The last train of the night slowed down to a stop in the Keshabpur railway station. Amar yawned and waved the green flag as the train trundled on after depositing a solitary passenger on the platform. Amar was still getting used to the general lack of activity on a rural railway station in the nights. He was the Assistant Station Master and was expected to take the night shifts. He knew that the job wouldn’t be as glamarous as its title, but he didn’t expect such a mundane start to his career.

‘Master babu!’ Amar turned towards the direction of the voice. It was the passenger who had alighted. He was an old man of about seventy and was clad in a simple dhoti and kurta. A muffler was wrapped around his head and a taped-up black sunglass was perched on his crooked nose. The man shuffled forward and held a cane in his left hand. It was obvious that he was visually impaired.

‘Yes,’ Amar said, ‘How may I help you?’

‘Could you please call a taxi for me? My son was supposed to pick me up, but he had to travel to Kolkata on urgent business. As you can see, I’m blind.’

‘Where is your place?’

‘Quite close by. Not more than two kilometers from the station.’

‘In that case, I’d be happy to drop you.’ Amar said, ‘As it stands, my work for the day is done and I’ll be ready to leave in ten minutes.’

The old man smiled, ‘Thank you, babu!’ 

Once his job was done, Amar led the old man towards the parking lot and retrieved his scooter. Unfortunately, the old Vespa refused to start. Amar sighed and apologised.

‘It’s ok, babu! We could walk. My son’s place is very close to the railway quarters. I can tell you the route.’

They started walking. Amar learned that the old man’s name was Durgaprasad Das and he was coming from Bosepukur. He shared a few anecdotes about the sleepy little village to Amar as they walked.

‘Excuse me!’ Amar stopped on hearing a female voice calling out. ‘Could you help me, please?’

As he was about to turn around, Durgaprasad caught hold of Amar’s wrist tightly and shook his head in the negative. Amar looked puzzled.

‘What do you want?’ Durgaprasad asked in a harsh voice.

‘I’ve lost something very valuable and important to me,’ the woman spoke in flawless English. ‘Could you help me find it? I’m not able to find it in the dark.’

Amar was curious to hear someone speak in fluent English in a little village like Keshabpur. He again made to turn around and was again thwarted by Durgaprasad.

What’s wrong with this old man? Amar thought irritably. He had no issues asking for help but when someone else, especially a woman asks for help in the middle of the night he is trying to stop me. Bloody selfish fellow!

Durgaprasad turned around and called out, ‘Come out, come out! I’ll help you.’

Amar was confused. What was the old man playing at? 

The woman replied from her place, ‘Please come here. I’ve lost my thing here, not there.’

‘You won’t find it there,’ Durgaprasad said, ‘It has been taken away by the garbage vehicle and dumped outside the village. Go search there. Go!’

Amar heard someone running away.

‘Uncle, why did you speak to that woman in such a harsh tone?’

Durgaprasad Das laughed gently and said, ‘Oh that! That was no woman, Amar babu! It was a Skondhokata.’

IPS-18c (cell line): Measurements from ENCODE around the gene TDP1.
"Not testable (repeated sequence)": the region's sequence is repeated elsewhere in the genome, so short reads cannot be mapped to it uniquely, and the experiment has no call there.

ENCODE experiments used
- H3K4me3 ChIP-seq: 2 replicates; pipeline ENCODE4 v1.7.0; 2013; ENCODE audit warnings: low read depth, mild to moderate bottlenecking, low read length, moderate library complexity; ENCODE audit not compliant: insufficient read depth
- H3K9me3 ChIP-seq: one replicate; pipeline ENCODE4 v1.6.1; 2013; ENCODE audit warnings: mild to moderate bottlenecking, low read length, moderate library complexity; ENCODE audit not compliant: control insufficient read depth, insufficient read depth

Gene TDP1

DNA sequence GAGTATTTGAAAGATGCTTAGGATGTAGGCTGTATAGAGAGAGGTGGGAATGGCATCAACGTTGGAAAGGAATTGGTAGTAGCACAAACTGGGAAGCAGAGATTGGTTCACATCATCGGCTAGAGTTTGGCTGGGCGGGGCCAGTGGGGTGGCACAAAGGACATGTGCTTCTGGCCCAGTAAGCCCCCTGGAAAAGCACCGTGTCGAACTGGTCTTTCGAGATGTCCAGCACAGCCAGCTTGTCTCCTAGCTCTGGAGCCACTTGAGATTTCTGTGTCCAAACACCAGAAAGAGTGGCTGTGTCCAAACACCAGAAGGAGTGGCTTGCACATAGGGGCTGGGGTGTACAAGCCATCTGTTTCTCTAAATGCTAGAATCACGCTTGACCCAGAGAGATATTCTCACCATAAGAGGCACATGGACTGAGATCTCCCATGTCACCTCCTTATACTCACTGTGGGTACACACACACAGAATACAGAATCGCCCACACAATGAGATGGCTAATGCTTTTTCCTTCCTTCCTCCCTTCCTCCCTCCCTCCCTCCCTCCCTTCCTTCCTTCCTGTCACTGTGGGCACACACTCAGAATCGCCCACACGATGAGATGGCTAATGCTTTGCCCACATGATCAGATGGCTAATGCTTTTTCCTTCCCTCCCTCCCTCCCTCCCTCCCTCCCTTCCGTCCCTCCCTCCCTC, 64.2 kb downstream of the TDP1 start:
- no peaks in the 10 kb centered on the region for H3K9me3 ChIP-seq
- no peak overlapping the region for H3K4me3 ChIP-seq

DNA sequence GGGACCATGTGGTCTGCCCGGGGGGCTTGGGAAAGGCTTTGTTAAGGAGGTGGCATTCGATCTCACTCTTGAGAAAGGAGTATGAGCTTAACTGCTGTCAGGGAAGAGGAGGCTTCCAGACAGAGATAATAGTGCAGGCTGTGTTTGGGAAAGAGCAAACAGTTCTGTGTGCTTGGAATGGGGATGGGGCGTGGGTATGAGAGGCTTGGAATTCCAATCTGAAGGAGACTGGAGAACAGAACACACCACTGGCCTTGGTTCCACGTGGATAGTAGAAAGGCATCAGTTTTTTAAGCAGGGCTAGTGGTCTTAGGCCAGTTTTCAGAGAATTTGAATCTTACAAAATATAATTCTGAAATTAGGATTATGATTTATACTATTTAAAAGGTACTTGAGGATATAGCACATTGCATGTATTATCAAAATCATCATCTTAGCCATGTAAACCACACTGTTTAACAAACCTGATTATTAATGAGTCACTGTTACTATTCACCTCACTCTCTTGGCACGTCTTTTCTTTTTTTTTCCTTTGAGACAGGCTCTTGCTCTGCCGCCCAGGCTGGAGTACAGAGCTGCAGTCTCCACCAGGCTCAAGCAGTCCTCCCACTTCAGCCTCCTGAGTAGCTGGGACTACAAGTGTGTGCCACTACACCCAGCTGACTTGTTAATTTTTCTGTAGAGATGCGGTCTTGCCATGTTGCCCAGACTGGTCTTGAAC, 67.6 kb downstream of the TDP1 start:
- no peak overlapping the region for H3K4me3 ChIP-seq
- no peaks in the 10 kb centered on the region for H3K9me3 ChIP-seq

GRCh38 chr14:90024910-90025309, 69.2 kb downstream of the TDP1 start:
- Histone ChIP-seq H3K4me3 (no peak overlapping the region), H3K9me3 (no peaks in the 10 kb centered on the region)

‘A what?’

‘Spirit of someone who had lost their head. The Skondhokata was searching for her head only. If you had turned and accepted to help, it wouldn’t have left you. But I’m blind and it cannot affect me. Also, they are quite easy to trick. Be careful when you comeback after your night shift, Amar babu. Skondhokatas usually haunt near railway lines.’


‘Well, most people lose their heads when they commit suicide on railway tracks. That’s why. Now, shall we carry on?’

Amar realised he had goosebumps all over his skin. Whether it was because of the cold or his brush with the supernatural, he didn’t want to think.

Note: Skondhokatas are believed to be the spirit of those people who died by having their heads cut-off by train accident or by some other way. This kind of ghost always searches their missing heads, and pleads others to help them to find it. Sometimes they attack the humans and make them slaves to search for their lost heads. The legend of Skondhokatas is popular in West Bengal. 





  1. It’s so odd to think that enough people have died by this method to have a supernatural lore all by itself.

    I hope you and yours are staying safe and healthy during this difficult time.

    J Lenni Dorner~ Co-host of the #AtoZchallenge, Debut Author Interviewer, Reference& Speculative Fiction Author


  2. So many of the supernatural tales have a spirit calling a human from behind, with the idea that the person should not turn back, if s/he wants to live. I remember hearing one such story from my grandmother, in which the chudail or spirit would call out “ghoomtaak” repeatedly. The human was supposed to turn around and look at her, which is when she’d have killed him/her.

    Fantastic story, this one too. I’m glad Durgaprasad babu saved the Master babu. 🙂


  3. You are bringing back my childhood to me. These stories were such a huge part of my growing up days. Every night, we used to get loadshedding. Sitting in the dark, I used to cling to my grandmother and she used to tell us all these stories of skondokata, brahmadaitya and we used to get goosebumps. I am reliving all those, thanks a ton Varad.


  4. I thought most of the way through that the old man was a Skondhokatas. Then a woman calls out from the dark. I’m curious: since trains were around from the mid-1850’s, did this folktale exist in other forms? Was beheading one of the norms in executions?

    And how many documented death by train wheels are there?


    Liked by 2 people

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